It’s still hockey’s off-season for a few weeks longer, but that gives us ample time to enjoy the sport in any number of ways.
For this column, we’ll explore five phenomenal hockey books for fans to read in what’s left of the summer:
The Game, by Ken Dryden
No list of hockey books worth your while would be complete without a nod to one of the greatest minds the sport has ever seen. First published in 1983, The Game immediately was recognized as a masterpiece, and it has withstood the test of time to remain one of the best books about the sport ever published.
Dryden’s skill with language and its powers of persuasion has allowed him to intermittently weigh in on the evolution of the game, but if you’re looking to give a new fan – or an old one, who can remember when Dryden starred in net for the Montreal Canadiens – a treat, you should be looking to put a copy of The Game in their hands. You needn’t be a goalie aficionado nor a Canadiens supporter to recognize what Dryden has accomplished with his first major public writing: he offers a window into the pressures professional players grapple with, the intersection of public and private life for athletes, and the insights only a first-rate hockey mind can provide. Dryden is now 74 years old and continues to publish compelling material about the sport, but nothing tops his original collection of memories and thoughts on the game. If you haven’t checked The Game out yet, make a point to do so. Your mind will be rewarded for it.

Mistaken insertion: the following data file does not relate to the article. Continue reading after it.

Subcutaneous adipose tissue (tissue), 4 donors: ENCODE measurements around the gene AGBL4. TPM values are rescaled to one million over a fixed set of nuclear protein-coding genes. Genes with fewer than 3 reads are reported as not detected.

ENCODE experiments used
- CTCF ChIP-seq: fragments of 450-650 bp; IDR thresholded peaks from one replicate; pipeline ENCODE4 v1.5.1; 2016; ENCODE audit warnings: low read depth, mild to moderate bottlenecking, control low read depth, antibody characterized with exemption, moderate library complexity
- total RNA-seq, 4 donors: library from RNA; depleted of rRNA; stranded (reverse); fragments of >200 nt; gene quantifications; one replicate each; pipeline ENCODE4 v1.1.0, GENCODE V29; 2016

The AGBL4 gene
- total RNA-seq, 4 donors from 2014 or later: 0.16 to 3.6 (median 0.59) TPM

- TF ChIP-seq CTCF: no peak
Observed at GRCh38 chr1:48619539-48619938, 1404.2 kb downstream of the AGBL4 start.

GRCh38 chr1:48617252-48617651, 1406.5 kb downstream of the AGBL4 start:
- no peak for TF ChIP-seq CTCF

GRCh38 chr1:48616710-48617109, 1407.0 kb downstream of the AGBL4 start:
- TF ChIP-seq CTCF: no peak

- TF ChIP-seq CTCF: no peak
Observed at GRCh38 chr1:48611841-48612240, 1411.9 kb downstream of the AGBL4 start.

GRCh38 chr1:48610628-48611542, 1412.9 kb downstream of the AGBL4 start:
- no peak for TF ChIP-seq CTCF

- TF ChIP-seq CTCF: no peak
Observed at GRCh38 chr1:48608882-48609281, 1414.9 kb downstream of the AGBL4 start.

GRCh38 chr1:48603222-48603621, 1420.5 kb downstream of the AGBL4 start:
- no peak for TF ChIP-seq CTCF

Game Misconduct: Alan Eagleson and the Corruption of Hockey, by Russ Conway
Even if you’re not a hardcore fan of hockey journalism, you have to sit back in awe of Conway’s work exposing former NHL Players’ Association boss Eagleson as a fraud and criminal who dined out on the trusting nature of players and lined his own pockets with their hard-earned monies. Conway, who passed away in 2019, first delved into the subject in 1991 with a series of articles that appeared in the Massachusetts-based Eagle-Tribune and which demonstrated the numerous underhanded ways of Eagleson, a self-promoting, conscienceless bagman who looted the pensions and paydays of players around the league. Eagleson forked over money to his friends when he pulled the strings of player-league relations, but those friends were few, and the victims of his crimes were many, including superstar defenseman Bobby Orr.
As a result of Conway’s investigation of the NHLPA’s business practices under Eagleson, the Federal Bureau of Investigation looked into the matter and Eagleson wound up facing more than 30 charges, including embezzlement, racketeering and fraud. Meanwhile, in Eagleson’s home country of Canada, he was charged with six counts of fraud, and eventually served one-and-a-half years in prison and was disbarred as a lawyer and shamed out of the sport for good. Conway’s Game Misconduct book, which was first published in 1995, followed his nomination for a Pulitzer Prize for beat reporting. It should open all eyes of fans and NHL observers of the shameful labor history between players and owners, and inform readers as to why they should always be skeptical of that continuing relationship.